(2) The single-critic method has inconsistent R-D performance. From Fig. 3, it performs better than x265 in slow-motion sequences (e.g. BQTerrace), but worse in the other fast-motion sequences (e.g. BasketballDrill, RaceHorses). The performance degradation, if any, is more obvious at higher bit rates. Its inconsistent behavior in different types of videos and at different bit rates may be attributed to the use of a fixed hyper-parameter (Section 2.6) for trading off the video quality against the rate penalty, which is unable to generalize well to all the scenarios.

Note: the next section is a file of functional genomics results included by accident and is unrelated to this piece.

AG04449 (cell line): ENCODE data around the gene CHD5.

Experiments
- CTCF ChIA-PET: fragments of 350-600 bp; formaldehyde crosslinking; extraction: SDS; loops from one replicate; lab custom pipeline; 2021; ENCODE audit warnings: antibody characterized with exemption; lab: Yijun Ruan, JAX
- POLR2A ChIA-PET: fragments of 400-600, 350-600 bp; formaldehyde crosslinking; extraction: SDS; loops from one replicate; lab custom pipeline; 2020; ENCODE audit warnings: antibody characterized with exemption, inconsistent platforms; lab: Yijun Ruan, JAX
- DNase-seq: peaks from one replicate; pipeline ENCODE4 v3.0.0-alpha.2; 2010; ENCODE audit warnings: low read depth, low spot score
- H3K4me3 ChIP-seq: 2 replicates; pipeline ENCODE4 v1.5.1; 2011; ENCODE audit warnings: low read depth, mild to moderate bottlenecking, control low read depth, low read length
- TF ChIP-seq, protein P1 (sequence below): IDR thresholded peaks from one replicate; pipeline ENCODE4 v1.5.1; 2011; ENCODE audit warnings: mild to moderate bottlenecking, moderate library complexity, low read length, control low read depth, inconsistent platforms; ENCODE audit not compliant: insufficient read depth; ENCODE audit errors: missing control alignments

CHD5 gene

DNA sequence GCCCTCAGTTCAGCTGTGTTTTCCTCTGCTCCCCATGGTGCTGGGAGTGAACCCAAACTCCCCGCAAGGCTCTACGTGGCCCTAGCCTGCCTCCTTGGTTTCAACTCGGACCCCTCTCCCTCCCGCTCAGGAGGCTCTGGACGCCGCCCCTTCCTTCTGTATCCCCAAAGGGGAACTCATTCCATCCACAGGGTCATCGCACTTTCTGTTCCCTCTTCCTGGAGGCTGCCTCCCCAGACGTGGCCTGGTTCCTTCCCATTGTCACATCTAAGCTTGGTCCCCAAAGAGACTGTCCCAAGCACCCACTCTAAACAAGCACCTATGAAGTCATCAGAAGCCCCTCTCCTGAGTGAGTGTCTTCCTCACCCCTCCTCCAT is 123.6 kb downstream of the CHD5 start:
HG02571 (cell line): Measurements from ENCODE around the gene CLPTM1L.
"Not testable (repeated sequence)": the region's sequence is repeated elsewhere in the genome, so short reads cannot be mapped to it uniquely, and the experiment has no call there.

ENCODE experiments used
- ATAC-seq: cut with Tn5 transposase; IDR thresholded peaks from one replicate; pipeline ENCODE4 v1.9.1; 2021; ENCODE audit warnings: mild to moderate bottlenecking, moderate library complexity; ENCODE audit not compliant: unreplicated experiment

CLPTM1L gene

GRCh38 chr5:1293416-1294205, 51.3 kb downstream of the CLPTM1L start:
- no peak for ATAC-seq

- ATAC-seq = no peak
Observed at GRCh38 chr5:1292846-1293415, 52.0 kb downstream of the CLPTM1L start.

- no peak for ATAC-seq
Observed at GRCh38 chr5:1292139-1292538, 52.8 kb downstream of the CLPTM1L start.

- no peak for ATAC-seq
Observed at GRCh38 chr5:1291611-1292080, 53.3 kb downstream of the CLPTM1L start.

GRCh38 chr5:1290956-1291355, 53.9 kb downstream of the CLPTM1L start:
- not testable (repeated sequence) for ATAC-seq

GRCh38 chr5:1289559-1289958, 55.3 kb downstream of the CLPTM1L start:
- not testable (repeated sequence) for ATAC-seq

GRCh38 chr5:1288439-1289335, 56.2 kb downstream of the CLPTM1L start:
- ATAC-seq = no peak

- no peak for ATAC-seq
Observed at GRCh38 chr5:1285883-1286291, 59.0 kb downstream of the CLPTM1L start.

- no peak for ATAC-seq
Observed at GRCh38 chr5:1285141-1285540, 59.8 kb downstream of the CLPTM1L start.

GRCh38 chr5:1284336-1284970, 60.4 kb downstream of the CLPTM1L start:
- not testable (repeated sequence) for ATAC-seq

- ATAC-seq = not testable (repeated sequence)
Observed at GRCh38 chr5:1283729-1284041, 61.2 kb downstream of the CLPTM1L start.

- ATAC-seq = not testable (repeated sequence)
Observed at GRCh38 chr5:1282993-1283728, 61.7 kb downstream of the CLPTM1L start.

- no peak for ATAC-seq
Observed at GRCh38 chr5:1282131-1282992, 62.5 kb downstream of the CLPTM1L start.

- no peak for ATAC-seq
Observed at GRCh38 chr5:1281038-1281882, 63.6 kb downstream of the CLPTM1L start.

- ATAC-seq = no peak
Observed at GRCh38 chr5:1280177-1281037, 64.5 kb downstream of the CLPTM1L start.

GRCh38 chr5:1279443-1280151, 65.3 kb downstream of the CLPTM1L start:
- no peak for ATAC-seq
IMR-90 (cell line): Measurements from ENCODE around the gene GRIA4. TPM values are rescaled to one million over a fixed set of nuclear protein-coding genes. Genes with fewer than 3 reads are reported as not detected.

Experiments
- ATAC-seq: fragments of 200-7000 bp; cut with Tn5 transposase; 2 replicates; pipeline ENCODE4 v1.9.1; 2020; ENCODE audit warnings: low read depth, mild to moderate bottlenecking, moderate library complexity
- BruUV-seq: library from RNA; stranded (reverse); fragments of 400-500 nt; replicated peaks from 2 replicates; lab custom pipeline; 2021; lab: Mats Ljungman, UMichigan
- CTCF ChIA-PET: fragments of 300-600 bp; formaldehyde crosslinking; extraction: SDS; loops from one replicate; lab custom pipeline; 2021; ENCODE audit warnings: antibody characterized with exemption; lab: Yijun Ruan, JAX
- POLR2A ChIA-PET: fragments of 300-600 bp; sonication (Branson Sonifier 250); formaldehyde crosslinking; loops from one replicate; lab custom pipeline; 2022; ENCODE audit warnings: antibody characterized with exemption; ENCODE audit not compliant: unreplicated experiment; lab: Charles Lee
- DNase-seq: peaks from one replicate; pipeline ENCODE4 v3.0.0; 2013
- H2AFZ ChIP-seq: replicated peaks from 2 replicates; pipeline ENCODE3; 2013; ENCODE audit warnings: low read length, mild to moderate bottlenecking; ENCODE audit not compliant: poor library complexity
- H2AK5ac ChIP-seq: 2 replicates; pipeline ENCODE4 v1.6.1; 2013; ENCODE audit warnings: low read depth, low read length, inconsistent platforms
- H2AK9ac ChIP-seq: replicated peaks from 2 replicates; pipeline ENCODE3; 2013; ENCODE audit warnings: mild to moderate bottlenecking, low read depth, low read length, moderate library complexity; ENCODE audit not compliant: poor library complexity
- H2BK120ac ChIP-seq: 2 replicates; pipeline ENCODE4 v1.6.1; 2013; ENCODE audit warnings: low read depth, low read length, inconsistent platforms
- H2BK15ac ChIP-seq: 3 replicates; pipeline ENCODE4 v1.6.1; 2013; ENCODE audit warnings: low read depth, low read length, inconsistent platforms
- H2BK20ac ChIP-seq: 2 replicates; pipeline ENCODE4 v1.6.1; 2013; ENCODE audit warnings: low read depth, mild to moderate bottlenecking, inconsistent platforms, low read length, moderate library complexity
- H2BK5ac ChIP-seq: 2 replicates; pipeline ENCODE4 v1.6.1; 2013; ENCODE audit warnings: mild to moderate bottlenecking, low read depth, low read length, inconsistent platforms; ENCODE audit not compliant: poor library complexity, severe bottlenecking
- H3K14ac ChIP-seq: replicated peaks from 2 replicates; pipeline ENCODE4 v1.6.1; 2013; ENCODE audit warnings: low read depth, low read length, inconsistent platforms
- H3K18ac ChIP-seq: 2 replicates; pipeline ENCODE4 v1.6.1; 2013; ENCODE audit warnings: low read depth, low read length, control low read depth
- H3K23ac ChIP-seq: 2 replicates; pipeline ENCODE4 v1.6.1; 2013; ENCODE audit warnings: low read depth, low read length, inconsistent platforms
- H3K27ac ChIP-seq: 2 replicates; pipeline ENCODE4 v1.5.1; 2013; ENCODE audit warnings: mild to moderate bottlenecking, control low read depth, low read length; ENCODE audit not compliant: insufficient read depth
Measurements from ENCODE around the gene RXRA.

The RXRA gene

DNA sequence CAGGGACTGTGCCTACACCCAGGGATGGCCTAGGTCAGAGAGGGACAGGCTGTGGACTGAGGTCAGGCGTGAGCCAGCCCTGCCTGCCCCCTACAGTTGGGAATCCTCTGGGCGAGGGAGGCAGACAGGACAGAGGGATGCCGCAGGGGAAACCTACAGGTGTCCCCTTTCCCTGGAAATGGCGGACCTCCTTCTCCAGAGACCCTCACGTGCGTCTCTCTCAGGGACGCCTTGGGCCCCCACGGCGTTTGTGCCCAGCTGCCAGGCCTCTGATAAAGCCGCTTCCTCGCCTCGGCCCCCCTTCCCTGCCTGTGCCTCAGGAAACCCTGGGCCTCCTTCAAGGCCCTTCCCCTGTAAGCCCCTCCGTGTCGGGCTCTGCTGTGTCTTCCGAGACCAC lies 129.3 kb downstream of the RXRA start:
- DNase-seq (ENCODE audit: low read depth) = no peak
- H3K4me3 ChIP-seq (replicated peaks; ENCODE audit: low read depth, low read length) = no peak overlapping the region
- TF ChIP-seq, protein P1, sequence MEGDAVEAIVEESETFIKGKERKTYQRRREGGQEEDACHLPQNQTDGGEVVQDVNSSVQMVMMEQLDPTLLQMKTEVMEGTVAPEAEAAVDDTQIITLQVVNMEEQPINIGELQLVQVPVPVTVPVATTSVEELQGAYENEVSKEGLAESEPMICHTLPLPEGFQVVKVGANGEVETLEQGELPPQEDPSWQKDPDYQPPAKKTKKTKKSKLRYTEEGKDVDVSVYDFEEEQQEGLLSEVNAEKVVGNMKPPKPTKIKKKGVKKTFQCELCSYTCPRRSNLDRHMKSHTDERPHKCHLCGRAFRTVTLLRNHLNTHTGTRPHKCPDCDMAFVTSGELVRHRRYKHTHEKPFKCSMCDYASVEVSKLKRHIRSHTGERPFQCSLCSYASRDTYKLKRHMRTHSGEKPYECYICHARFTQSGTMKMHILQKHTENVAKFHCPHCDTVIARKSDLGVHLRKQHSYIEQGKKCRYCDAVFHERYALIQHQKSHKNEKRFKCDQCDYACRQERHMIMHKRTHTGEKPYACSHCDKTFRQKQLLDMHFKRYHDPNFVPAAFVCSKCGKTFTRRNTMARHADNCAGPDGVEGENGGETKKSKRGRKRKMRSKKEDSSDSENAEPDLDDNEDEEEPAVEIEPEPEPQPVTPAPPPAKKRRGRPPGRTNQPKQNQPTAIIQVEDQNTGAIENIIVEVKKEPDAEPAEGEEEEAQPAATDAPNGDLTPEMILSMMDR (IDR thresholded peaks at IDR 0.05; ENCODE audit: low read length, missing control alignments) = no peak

(3) The base module is unable to meet the GOP-level rate constraints although showing comparable or better R-D performance than x265. Table 3 reveals that its average deviation from the GOP-level bit rate constraint is around 14% and can be as high as nearly 25% in some sequences. However, with the RL training, both the single-critic method  and ours can match the GOP-level bit rates of x265 more closely (the left plot of Fig. 4), showing much reduced rate deviations of 6.8% and 6.2% (Table 3), respectively. From Table 3, the base module achieves 4.9-5.0% BD-rate savings and 0.22-0.24dB BD-PSNR gains over x265. This is because the ABR rate control may suffer from an unstable transient behavior in encoding the first few GOP’s, as indicated by the developers of x265 . By excluding these GOP’s from behavior cloning, the base module learns a somewhat fixed and regular QP pattern over different GOP’s, as shown in the right plot of Fig. 4. Nevertheless, the higher rate control accuracy and much improved R-D performance of the proposed method than the base module stress the contributions of our RL framework (Table 3).